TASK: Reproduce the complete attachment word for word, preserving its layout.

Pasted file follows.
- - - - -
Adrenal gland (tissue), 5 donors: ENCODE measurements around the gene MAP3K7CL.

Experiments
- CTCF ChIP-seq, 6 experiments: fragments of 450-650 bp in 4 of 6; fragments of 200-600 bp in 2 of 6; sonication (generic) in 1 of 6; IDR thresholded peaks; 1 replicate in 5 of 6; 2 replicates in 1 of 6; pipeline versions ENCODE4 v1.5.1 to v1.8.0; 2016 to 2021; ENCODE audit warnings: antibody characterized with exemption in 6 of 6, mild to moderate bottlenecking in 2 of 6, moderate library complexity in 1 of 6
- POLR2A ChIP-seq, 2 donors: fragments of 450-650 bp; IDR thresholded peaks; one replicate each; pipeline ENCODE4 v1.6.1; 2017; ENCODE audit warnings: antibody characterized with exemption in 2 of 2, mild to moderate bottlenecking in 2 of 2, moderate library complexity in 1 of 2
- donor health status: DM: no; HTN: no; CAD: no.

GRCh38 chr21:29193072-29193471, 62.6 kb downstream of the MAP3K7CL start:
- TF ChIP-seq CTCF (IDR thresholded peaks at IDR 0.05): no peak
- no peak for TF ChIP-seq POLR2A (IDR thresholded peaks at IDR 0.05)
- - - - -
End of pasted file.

Adrenal gland (tissue), 5 donors: ENCODE measurements around the gene MAP3K7CL.

Experiments
- CTCF ChIP-seq, 6 experiments: fragments of 450-650 bp in 4 of 6; fragments of 200-600 bp in 2 of 6; sonication (generic) in 1 of 6; IDR thresholded peaks; 1 replicate in 5 of 6; 2 replicates in 1 of 6; pipeline versions ENCODE4 v1.5.1 to v1.8.0; 2016 to 2021; ENCODE audit warnings: antibody characterized with exemption in 6 of 6, mild to moderate bottlenecking in 2 of 6, moderate library complexity in 1 of 6
- POLR2A ChIP-seq, 2 donors: fragments of 450-650 bp; IDR thresholded peaks; one replicate each; pipeline ENCODE4 v1.6.1; 2017; ENCODE audit warnings: antibody characterized with exemption in 2 of 2, mild to moderate bottlenecking in 2 of 2, moderate library complexity in 1 of 2
- donor health status: DM: no; HTN: no; CAD: no.

GRCh38 chr21:29193072-29193471, 62.6 kb downstream of the MAP3K7CL start:
- TF ChIP-seq CTCF (IDR thresholded peaks at IDR 0.05): no peak
- no peak for TF ChIP-seq POLR2A (IDR thresholded peaks at IDR 0.05)